In an effort to improve maternal health and coverage stability and to help address racial disparities in maternal health, a provision in the American Rescue Plan Act (ARPA) of 2021 gives states a new option to extend Medicaid postpartum coverage to 12 months. This new option takes effect on April 1, 2022 and is available to states for five years.Section 30723 of the Build Back Better Act would require states to extend Medicaid postpartum coverage from 60 days to 12 months, ensuring continuity of Medicaid coverage for postpartum individuals in all states.Sections 31041 through 31056 of the Build Back Better Act provide federal grants to bolster other aspects of maternal health care. The funds would be used to address a wide range of issues, such as addressing social determinants of maternal health.

Diversifying the perinatal nursing workforce, expanding care for maternal mental health and substance use, and supporting research and programs that promote maternal health equity.People AffectedLargely in response to the new federal option, at least 25 states have taken steps to extend Medicaid postpartum coverage. Pregnant people in non-expansion states could see the biggest change as they are more likely than those in expansion states to become uninsured after the 60-day postpartum coverage period. For example, in Alabama, the Medicaid eligibility level for pregnant individuals is 146% FPL, but only 18% FPL (approximately $4,000/year for a family of three) for parents.The federal grant provisions related to maternal health could affect care for all persons giving birth, but the focus of these proposals is on reducing racial and ethnic inequities.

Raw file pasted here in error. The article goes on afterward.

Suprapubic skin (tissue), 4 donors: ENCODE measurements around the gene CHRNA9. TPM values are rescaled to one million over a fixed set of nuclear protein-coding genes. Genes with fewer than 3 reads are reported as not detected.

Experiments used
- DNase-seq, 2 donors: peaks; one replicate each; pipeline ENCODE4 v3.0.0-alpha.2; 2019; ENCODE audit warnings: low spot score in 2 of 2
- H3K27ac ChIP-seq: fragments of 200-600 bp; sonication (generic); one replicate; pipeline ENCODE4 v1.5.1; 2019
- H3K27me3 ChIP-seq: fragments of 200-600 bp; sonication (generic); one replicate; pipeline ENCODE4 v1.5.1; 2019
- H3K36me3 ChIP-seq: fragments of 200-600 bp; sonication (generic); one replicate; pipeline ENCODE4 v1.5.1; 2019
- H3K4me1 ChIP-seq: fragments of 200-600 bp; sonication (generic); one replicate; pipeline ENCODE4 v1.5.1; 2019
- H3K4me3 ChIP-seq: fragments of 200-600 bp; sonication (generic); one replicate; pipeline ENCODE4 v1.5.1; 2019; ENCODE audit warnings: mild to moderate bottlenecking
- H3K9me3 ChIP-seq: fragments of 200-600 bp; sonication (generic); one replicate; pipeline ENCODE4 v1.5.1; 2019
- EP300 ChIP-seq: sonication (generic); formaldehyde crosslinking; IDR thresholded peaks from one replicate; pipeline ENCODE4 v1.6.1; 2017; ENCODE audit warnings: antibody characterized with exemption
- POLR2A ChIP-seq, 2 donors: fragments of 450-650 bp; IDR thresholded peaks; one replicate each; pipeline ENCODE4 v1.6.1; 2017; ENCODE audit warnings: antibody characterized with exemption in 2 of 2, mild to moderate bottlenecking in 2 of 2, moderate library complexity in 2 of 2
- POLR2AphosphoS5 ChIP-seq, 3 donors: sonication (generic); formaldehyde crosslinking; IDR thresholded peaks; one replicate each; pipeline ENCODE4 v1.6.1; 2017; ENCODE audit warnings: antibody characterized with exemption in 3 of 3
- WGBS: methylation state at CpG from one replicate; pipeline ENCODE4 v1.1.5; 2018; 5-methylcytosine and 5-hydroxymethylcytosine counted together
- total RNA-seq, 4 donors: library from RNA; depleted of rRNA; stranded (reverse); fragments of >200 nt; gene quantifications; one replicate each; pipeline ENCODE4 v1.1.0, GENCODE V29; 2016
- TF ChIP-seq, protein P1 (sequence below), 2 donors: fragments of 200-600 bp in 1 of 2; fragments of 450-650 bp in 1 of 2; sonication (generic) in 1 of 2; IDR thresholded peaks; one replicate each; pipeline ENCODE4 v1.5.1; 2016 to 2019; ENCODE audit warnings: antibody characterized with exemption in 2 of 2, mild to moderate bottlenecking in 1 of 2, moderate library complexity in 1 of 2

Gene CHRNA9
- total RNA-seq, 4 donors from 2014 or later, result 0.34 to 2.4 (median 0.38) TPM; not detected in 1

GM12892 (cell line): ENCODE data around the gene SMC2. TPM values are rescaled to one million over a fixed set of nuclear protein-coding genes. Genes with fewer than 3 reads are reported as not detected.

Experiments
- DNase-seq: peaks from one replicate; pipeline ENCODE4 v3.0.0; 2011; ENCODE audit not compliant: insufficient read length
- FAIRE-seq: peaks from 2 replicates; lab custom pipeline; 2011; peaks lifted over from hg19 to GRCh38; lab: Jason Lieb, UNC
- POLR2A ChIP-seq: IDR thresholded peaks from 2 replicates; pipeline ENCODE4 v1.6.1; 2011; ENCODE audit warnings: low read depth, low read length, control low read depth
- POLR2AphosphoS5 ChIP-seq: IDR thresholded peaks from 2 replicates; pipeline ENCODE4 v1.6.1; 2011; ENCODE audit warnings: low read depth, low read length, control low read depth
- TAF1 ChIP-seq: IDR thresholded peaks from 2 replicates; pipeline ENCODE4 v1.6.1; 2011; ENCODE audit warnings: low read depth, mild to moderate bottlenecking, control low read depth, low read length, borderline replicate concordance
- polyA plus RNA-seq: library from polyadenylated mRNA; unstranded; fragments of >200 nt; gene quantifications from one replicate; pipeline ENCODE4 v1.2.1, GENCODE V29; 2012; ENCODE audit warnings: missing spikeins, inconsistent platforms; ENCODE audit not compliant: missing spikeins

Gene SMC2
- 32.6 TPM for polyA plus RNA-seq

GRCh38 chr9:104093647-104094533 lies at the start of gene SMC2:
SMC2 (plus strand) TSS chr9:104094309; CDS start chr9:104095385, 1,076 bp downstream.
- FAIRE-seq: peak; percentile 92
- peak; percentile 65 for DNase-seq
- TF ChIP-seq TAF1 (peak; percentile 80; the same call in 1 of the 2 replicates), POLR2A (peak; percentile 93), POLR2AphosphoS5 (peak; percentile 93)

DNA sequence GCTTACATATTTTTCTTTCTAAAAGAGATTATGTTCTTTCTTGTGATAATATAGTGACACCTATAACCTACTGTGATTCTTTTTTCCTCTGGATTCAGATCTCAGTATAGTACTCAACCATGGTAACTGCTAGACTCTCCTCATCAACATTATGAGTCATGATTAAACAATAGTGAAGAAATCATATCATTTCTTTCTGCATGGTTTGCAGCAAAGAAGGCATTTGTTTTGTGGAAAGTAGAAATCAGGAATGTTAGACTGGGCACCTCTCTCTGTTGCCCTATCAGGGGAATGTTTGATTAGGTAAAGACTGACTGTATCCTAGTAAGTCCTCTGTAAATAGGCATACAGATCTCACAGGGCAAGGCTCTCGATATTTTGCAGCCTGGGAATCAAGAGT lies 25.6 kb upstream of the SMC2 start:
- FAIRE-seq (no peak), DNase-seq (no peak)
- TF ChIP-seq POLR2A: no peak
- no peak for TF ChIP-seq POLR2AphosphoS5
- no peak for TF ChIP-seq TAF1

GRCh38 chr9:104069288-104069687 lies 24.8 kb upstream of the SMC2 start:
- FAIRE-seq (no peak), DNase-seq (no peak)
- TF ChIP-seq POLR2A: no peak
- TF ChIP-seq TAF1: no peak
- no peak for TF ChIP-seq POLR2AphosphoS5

There were approximately 3.7 million births in 2019, and nearly half were to women of color. There are approximately 700-800 pregnancy-related deaths annually, with the rate 2-3 times higher among Black and American Indian and Alaska Native women compared to White women. Additionally, there are stark racial and ethnic disparities in other maternal and health outcomes, including preterm birth and infant mortality.Budgetary ImpactCBO has not yet published budgetary estimates for these sections of the Build Back Better Act.However, in June 2020, prior to the enactment of the ARPA option for postpartum coverage, CBO estimated that a proposal to require 12 month postpartum coverage in Medicaid and CHIP would have a net federal cost of $6 billion over 10 years (new costs of $12.3 billion offset by revenues).Total allocations in FY 2022 for the federal grant sections in the Build Back Better Act related to maternal health care outside of the postpartum extension are $1.05 billion.7.